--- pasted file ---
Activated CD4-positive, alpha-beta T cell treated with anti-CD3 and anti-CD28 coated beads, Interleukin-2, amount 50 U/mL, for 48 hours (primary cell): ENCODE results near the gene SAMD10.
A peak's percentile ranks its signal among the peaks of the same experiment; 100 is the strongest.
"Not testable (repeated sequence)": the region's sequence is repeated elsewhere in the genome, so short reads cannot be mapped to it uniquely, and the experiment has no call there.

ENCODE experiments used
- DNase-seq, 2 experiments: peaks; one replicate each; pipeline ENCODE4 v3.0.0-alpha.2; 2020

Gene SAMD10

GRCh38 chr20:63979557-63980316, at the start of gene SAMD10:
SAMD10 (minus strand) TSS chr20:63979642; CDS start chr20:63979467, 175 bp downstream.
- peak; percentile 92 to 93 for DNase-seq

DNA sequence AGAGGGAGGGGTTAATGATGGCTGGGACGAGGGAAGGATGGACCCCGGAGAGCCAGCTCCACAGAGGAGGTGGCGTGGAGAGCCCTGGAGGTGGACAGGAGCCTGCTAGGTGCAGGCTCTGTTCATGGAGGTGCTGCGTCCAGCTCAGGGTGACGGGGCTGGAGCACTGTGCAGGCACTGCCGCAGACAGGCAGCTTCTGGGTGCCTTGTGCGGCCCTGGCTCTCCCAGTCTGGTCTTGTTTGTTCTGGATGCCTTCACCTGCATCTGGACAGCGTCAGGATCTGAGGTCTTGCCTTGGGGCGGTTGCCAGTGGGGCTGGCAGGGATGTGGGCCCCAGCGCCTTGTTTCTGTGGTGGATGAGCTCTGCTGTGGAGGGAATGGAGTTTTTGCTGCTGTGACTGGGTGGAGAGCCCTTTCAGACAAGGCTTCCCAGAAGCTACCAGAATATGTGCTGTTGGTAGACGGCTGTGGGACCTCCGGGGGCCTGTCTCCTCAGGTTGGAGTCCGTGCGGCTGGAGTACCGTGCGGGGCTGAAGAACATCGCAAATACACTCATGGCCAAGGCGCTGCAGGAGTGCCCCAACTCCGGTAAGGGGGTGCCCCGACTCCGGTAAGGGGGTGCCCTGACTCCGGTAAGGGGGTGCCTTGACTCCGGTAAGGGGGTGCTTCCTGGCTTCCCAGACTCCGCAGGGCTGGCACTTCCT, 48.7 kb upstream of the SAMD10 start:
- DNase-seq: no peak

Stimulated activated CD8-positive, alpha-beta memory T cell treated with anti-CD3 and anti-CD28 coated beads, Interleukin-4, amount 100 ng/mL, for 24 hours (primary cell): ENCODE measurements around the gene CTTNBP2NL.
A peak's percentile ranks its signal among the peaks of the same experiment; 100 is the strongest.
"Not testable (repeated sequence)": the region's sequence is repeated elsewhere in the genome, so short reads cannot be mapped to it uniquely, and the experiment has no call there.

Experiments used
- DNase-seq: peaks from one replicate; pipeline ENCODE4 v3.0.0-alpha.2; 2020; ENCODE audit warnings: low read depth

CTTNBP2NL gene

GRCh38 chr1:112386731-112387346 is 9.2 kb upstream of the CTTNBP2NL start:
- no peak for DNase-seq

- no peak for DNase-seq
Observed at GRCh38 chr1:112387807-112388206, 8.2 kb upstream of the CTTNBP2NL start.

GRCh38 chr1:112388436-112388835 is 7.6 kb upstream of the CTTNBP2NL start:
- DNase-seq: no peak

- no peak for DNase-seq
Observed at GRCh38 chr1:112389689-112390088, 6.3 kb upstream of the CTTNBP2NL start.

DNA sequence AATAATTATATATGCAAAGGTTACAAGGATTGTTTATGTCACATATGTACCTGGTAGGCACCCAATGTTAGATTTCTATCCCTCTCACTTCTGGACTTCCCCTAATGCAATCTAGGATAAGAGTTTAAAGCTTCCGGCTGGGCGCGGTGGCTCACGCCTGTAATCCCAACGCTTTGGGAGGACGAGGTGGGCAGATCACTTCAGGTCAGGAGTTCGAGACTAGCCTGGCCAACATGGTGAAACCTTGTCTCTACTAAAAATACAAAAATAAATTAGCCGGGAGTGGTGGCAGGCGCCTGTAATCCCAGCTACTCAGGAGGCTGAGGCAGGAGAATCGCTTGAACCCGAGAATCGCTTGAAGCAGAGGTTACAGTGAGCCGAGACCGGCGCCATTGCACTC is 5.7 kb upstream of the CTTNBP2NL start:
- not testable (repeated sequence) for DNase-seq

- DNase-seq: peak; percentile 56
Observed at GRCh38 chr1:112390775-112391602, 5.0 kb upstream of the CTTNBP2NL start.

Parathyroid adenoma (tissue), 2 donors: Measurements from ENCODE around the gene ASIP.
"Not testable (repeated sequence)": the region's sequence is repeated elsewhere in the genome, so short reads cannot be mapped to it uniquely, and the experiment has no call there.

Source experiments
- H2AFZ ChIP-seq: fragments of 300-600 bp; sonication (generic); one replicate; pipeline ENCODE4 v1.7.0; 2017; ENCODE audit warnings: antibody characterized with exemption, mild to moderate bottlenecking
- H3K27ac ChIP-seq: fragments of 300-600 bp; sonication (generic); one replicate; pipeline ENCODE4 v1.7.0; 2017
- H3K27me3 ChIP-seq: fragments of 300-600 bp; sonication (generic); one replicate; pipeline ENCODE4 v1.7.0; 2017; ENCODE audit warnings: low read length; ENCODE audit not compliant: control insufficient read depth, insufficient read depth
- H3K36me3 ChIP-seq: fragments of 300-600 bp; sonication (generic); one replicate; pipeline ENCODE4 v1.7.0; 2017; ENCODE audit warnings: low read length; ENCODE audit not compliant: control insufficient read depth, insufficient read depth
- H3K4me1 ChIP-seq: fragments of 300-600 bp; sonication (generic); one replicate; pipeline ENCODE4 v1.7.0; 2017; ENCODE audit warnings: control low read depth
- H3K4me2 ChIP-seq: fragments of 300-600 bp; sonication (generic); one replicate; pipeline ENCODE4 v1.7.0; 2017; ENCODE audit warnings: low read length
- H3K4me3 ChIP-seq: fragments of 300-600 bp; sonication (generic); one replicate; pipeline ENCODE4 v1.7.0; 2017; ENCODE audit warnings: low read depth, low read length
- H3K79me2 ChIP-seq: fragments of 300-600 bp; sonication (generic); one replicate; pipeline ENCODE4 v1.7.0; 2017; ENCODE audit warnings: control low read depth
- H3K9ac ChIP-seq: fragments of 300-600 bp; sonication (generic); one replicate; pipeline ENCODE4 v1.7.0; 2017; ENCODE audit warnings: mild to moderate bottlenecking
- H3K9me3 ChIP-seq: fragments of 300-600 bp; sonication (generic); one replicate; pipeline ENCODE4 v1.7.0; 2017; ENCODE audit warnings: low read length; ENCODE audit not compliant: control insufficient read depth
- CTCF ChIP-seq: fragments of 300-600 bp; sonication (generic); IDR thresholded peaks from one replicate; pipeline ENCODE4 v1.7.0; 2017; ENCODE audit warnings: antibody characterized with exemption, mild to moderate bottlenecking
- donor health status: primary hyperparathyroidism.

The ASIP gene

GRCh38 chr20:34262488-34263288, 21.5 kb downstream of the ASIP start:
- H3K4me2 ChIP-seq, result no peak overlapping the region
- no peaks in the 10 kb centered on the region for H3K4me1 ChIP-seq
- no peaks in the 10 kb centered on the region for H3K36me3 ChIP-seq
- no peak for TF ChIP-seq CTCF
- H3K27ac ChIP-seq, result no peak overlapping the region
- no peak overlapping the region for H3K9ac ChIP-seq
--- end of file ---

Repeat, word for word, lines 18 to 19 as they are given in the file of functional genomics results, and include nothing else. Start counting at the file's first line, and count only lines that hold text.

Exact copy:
GRCh38 chr1:112386731-112387346 is 9.2 kb upstream of the CTTNBP2NL start:
- no peak for DNase-seq